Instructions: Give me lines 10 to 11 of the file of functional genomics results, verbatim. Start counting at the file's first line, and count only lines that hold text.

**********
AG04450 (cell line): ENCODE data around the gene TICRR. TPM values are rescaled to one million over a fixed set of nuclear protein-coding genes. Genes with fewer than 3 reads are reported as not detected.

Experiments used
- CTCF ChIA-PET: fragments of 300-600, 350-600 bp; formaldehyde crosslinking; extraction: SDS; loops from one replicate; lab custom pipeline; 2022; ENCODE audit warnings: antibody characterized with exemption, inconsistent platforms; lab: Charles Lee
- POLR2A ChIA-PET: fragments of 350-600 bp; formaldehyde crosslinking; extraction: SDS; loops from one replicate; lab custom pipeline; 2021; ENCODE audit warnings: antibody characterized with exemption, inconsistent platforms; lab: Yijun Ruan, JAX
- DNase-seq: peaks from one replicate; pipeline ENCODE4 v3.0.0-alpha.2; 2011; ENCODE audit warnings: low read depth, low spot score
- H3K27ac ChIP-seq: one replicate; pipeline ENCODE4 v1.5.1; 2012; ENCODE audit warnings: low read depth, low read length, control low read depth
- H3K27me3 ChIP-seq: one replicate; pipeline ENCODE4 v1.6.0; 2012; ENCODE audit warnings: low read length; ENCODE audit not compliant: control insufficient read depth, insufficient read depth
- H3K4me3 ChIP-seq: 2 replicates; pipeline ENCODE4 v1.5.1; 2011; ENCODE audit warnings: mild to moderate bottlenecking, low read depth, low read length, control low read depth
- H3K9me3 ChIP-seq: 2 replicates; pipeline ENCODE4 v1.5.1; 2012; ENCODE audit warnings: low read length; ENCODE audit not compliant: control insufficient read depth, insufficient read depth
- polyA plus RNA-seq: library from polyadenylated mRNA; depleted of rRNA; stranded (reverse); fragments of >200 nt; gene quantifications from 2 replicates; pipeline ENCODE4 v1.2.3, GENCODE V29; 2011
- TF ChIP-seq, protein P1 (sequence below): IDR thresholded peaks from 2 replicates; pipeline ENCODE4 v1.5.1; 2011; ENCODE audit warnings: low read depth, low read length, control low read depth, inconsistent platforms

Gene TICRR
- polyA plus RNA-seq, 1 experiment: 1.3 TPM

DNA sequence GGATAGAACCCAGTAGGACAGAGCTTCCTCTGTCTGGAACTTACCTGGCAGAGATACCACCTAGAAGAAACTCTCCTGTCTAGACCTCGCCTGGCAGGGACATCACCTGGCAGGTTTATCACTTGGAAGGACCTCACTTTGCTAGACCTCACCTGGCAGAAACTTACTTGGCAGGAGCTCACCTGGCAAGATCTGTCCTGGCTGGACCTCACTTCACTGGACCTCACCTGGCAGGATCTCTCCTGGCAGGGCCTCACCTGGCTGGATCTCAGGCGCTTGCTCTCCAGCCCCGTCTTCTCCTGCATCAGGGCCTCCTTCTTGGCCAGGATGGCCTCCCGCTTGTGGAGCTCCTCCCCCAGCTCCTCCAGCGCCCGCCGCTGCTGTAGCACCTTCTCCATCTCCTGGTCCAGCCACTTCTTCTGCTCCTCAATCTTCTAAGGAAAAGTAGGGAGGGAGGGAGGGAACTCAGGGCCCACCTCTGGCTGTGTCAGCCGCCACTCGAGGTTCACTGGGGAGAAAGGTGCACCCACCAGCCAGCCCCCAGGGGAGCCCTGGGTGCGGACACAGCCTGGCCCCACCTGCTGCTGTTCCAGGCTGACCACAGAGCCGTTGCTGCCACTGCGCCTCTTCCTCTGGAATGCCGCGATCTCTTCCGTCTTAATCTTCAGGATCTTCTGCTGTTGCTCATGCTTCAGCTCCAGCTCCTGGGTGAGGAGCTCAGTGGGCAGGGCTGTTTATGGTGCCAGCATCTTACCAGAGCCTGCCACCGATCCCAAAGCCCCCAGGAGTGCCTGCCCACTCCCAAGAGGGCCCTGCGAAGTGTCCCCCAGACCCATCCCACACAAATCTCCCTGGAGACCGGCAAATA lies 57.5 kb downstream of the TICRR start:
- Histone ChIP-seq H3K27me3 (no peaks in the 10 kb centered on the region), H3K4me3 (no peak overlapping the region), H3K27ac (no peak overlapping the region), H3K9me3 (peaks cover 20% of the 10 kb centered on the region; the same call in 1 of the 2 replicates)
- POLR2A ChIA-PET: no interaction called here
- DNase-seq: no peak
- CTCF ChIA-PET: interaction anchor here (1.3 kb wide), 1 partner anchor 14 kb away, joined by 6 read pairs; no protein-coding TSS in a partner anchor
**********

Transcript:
- polyA plus RNA-seq: library from polyadenylated mRNA; depleted of rRNA; stranded (reverse); fragments of >200 nt; gene quantifications from 2 replicates; pipeline ENCODE4 v1.2.3, GENCODE V29; 2011
- TF ChIP-seq, protein P1 (sequence below): IDR thresholded peaks from 2 replicates; pipeline ENCODE4 v1.5.1; 2011; ENCODE audit warnings: low read depth, low read length, control low read depth, inconsistent platforms